C. Who is the People in Populism?
Oliver Schmidtke, Department of Political Science (UVic), Populism as an Illiberal Response to the Crisis of Democracy: Exploring the Link between Popular Sovereignty and Liberal Rights; Peter Kraus, University of Augsburg, Populism versus Popular Republicanism on the Battleground of Diversity; John Borrows, Faculty of Law (UVic), Culture Cops and Cancel Cultures: Indigenous Peoples & Populism - Chair: Rebeccah Nelems, Graduate Student Fellow at the Centre for Global Studies, University of Victoria
*** Afternoon Break
D. Populist Democracy and Supra-National Norms
Eszter Bodnár, Faculty of Law, Eötvös Loránd University (ELTE), The Role of International Institutions in the Protection of Constitutionalism; John Erik Fossum, ARENA Centre for European, University of Oslo (UiO), Populism and the Reform of EU Institutions, Thibault Biscahie, Ph.D. Candidate, Department of Politics, York University, The Democratic Limits of “Anti-Populism, - Chair: Keith Cherry, Graduate Student Fellow at the Centre for Global Studies, University of Victoria
*** March 8th, 8:30-1:00 pm *** Faculty of Law, the Murray and Anne Fraser Building, Room 152
*** Continental Breakfast: 8:30 - 9:00 am
E. A Democratic Rule of Law?
Zoltán Pozsár-Szentmiklósy, Faculty of Law, Eötvös Loránd University (ELTE), Informal, Democratic Structures and the Control of the Central Political Power, Patricia Cochran, Faculty of Law (UVic), Jurisdictional Relationships; Michał Stambulski, Centre for Legal Education and Social Theory, University of Wrocław, The (Im)Possibility of Populist Jurisprudence. Lessons from Poland - Chair: Kathryn Chan, Faculty of Law, University of Victoria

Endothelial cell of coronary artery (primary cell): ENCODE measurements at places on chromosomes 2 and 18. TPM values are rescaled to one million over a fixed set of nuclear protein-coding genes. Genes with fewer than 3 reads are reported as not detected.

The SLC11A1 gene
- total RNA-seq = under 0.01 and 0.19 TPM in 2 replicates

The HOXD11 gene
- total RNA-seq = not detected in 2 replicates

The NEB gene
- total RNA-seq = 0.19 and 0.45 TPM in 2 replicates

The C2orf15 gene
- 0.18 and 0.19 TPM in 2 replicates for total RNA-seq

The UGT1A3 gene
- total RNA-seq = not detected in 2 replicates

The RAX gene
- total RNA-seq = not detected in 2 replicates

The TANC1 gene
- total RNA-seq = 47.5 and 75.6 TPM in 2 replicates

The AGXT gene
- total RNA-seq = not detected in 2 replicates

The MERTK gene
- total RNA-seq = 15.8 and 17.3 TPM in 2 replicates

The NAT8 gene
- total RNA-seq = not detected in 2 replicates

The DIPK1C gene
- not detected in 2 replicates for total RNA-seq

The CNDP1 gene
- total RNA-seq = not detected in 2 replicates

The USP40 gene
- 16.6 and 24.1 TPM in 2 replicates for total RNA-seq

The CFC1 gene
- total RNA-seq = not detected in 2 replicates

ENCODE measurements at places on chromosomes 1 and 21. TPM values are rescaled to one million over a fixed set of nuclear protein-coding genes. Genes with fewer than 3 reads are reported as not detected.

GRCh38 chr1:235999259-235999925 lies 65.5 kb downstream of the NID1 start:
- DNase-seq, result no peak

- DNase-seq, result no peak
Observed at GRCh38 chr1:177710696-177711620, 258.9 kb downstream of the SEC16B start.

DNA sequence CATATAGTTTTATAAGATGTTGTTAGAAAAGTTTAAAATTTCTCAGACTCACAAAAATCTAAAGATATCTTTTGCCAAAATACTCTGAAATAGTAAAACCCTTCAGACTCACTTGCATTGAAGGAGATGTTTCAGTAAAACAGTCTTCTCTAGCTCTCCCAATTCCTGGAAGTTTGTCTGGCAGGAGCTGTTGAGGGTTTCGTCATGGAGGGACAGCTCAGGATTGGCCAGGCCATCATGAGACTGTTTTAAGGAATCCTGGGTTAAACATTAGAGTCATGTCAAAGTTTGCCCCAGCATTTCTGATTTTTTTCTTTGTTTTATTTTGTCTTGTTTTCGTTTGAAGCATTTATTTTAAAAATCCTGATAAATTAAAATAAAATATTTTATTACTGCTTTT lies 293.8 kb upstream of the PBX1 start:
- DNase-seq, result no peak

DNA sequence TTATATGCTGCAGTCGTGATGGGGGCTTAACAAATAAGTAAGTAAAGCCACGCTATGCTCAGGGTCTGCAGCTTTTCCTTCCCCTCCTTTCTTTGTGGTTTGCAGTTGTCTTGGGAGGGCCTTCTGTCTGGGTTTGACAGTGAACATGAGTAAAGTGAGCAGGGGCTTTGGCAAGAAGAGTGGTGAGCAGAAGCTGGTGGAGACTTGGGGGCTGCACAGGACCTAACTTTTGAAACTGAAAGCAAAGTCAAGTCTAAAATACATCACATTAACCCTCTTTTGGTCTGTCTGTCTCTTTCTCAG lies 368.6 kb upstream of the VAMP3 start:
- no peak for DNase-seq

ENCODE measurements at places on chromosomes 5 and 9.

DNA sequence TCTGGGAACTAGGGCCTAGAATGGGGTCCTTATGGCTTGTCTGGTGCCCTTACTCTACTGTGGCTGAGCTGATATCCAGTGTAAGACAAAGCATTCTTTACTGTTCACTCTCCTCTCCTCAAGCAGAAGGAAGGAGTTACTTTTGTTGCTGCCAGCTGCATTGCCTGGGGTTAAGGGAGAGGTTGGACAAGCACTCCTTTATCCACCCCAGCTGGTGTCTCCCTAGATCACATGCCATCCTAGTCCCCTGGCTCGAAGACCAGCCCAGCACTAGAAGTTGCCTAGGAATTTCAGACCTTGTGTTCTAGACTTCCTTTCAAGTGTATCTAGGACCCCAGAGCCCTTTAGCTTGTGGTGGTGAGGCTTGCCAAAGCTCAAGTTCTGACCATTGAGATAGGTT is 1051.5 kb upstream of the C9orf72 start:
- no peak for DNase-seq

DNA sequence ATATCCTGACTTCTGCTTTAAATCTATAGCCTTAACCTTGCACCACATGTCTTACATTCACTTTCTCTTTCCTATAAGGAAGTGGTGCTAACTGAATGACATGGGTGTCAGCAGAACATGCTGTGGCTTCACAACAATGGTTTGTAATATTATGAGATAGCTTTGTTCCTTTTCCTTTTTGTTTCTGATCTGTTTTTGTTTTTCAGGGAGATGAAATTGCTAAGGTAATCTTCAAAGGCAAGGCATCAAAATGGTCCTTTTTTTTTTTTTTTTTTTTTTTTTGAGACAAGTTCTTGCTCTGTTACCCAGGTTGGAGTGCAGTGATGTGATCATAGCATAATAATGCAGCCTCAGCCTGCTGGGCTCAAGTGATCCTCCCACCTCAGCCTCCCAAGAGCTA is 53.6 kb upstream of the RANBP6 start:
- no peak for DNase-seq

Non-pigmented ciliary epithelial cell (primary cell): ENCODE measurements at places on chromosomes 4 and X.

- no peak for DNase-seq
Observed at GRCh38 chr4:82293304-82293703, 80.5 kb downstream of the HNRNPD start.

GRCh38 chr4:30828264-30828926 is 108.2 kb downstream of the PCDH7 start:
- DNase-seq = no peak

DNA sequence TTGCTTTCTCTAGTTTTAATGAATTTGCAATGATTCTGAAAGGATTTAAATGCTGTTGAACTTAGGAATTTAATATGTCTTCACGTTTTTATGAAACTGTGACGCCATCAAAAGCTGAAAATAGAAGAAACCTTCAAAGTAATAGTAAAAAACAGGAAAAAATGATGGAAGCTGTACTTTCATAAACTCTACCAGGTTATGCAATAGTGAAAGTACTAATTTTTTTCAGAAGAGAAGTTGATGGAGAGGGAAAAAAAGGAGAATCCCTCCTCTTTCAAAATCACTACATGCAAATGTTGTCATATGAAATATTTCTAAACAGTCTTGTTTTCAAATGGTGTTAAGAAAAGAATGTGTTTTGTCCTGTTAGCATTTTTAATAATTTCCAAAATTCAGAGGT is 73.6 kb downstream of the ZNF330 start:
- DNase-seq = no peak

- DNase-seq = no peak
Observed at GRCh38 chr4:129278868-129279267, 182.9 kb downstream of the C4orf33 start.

*** Morning Break
F. Responding to Populism’s Democratic Challenge
Colin Macleod, Department of Philosophy (UVic), Demos or Demons: Do Populist Majorities Threaten Democracy?; Hoi Kong, Peter A. Allard School of Law, University of British Columbia, Colonialism, Constituent Power and Referendums: When is Popular Sovereignty not Populist?, Kristen Rundle, University of Melbourne, Populism, Constitutionalism, and the Administrative State - Chair: Cindy Holder, Department of of Philosophy, University of Victoria
*** Closing Comments
The Centre for Global Studies, the Faculty of Law, the Europe Canada Network Initiative Canada-Europe Dialogues on Democracy (EUCAnet.org CEDoD) and the Cedar Trees Institute (CTI) at the University of Victoria, the Faculty of Law at the Eötvös Loránd University (ELTE) and the Research Group “Constitutional Populism: Friend or Foe of Constitutional Democracy” at the University of New South Wales, Sydney.
This international conference is co-financed by the Erasmus+ Program of the European Union, the Social Sciences and Humanities Research Council of Canada (SSHRC), the Faculty of Law at the Eötvös Loránd University (ELTE), the Australian Government through the Australian Research Council and
the University of Victoria: the Faculty of Law, the Centre for Global Studies, Vice President Research Office, Faculty of Humanities and the Faculty of Social Sciences.